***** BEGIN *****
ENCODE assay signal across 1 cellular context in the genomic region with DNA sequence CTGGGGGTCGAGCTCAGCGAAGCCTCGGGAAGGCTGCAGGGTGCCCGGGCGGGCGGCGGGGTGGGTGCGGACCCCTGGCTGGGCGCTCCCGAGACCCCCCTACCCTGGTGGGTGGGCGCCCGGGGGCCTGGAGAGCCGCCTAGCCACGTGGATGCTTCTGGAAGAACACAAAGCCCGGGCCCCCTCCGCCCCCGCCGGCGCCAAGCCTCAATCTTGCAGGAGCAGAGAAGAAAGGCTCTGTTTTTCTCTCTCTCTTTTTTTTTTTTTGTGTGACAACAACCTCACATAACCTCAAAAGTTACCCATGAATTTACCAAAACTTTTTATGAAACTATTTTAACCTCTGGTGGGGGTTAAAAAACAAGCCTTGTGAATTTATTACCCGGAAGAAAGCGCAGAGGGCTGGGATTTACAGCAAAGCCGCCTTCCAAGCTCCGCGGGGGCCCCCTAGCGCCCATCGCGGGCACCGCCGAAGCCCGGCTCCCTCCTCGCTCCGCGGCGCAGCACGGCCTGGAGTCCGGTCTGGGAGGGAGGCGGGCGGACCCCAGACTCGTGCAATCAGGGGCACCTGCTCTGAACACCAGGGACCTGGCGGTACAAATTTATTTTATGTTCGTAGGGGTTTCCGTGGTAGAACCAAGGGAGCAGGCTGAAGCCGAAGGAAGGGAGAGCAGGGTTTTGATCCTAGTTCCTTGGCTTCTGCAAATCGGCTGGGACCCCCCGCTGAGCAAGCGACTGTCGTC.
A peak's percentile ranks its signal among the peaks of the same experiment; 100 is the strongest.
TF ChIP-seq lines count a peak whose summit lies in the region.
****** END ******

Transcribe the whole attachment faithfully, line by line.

ENCODE assay signal across 1 cellular context in the genomic region with DNA sequence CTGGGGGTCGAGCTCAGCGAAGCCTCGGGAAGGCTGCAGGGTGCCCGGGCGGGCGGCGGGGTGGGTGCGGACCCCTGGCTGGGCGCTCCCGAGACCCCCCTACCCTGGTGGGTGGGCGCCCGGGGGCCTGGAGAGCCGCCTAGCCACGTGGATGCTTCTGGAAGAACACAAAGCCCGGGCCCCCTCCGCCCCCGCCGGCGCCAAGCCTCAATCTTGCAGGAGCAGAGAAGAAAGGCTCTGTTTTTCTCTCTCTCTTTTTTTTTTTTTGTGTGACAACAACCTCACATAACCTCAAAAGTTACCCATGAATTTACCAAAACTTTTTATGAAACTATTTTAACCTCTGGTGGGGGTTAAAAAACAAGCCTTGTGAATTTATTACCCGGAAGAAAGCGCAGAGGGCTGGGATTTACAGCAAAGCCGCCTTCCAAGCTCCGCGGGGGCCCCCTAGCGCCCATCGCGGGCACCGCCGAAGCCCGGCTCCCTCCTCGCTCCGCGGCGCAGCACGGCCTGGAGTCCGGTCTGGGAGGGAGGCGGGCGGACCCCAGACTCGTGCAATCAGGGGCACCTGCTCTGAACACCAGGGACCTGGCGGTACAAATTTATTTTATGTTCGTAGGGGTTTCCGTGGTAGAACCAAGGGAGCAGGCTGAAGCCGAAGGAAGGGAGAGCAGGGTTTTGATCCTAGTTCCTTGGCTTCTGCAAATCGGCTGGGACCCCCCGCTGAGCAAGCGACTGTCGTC.
A peak's percentile ranks its signal among the peaks of the same experiment; 100 is the strongest.
TF ChIP-seq lines count a peak whose summit lies in the region.